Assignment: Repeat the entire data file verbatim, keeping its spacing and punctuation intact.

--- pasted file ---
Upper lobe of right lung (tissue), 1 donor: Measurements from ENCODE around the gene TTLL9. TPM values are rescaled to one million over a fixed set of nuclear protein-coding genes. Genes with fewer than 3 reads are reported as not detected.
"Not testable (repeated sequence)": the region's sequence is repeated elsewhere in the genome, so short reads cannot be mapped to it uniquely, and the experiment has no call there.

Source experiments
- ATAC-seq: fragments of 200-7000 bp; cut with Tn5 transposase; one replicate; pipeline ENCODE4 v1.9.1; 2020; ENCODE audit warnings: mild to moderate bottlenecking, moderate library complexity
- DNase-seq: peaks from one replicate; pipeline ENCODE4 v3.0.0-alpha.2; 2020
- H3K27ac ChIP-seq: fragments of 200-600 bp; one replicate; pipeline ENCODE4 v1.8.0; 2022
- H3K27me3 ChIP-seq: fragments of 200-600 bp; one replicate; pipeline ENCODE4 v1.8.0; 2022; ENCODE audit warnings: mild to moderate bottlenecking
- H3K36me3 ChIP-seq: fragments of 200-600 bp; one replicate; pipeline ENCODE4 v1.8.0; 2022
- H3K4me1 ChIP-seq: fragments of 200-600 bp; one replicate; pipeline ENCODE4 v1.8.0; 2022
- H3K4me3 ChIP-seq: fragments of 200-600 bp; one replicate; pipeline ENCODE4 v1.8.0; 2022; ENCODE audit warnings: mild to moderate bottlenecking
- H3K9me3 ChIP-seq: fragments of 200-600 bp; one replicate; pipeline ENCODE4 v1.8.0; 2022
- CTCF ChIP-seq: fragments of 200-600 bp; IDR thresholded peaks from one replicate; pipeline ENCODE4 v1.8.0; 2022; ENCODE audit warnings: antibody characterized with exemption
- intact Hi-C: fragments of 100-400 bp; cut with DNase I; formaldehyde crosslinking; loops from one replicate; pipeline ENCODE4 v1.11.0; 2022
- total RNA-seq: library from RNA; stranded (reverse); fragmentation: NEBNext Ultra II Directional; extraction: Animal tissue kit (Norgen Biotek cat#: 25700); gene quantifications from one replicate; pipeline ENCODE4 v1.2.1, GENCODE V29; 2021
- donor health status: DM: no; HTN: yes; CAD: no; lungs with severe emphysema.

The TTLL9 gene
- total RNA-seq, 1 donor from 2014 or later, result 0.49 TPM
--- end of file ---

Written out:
Upper lobe of right lung (tissue), 1 donor: Measurements from ENCODE around the gene TTLL9. TPM values are rescaled to one million over a fixed set of nuclear protein-coding genes. Genes with fewer than 3 reads are reported as not detected.
"Not testable (repeated sequence)": the region's sequence is repeated elsewhere in the genome, so short reads cannot be mapped to it uniquely, and the experiment has no call there.

Source experiments
- ATAC-seq: fragments of 200-7000 bp; cut with Tn5 transposase; one replicate; pipeline ENCODE4 v1.9.1; 2020; ENCODE audit warnings: mild to moderate bottlenecking, moderate library complexity
- DNase-seq: peaks from one replicate; pipeline ENCODE4 v3.0.0-alpha.2; 2020
- H3K27ac ChIP-seq: fragments of 200-600 bp; one replicate; pipeline ENCODE4 v1.8.0; 2022
- H3K27me3 ChIP-seq: fragments of 200-600 bp; one replicate; pipeline ENCODE4 v1.8.0; 2022; ENCODE audit warnings: mild to moderate bottlenecking
- H3K36me3 ChIP-seq: fragments of 200-600 bp; one replicate; pipeline ENCODE4 v1.8.0; 2022
- H3K4me1 ChIP-seq: fragments of 200-600 bp; one replicate; pipeline ENCODE4 v1.8.0; 2022
- H3K4me3 ChIP-seq: fragments of 200-600 bp; one replicate; pipeline ENCODE4 v1.8.0; 2022; ENCODE audit warnings: mild to moderate bottlenecking
- H3K9me3 ChIP-seq: fragments of 200-600 bp; one replicate; pipeline ENCODE4 v1.8.0; 2022
- CTCF ChIP-seq: fragments of 200-600 bp; IDR thresholded peaks from one replicate; pipeline ENCODE4 v1.8.0; 2022; ENCODE audit warnings: antibody characterized with exemption
- intact Hi-C: fragments of 100-400 bp; cut with DNase I; formaldehyde crosslinking; loops from one replicate; pipeline ENCODE4 v1.11.0; 2022
- total RNA-seq: library from RNA; stranded (reverse); fragmentation: NEBNext Ultra II Directional; extraction: Animal tissue kit (Norgen Biotek cat#: 25700); gene quantifications from one replicate; pipeline ENCODE4 v1.2.1, GENCODE V29; 2021
- donor health status: DM: no; HTN: yes; CAD: no; lungs with severe emphysema.

The TTLL9 gene
- total RNA-seq, 1 donor from 2014 or later, result 0.49 TPM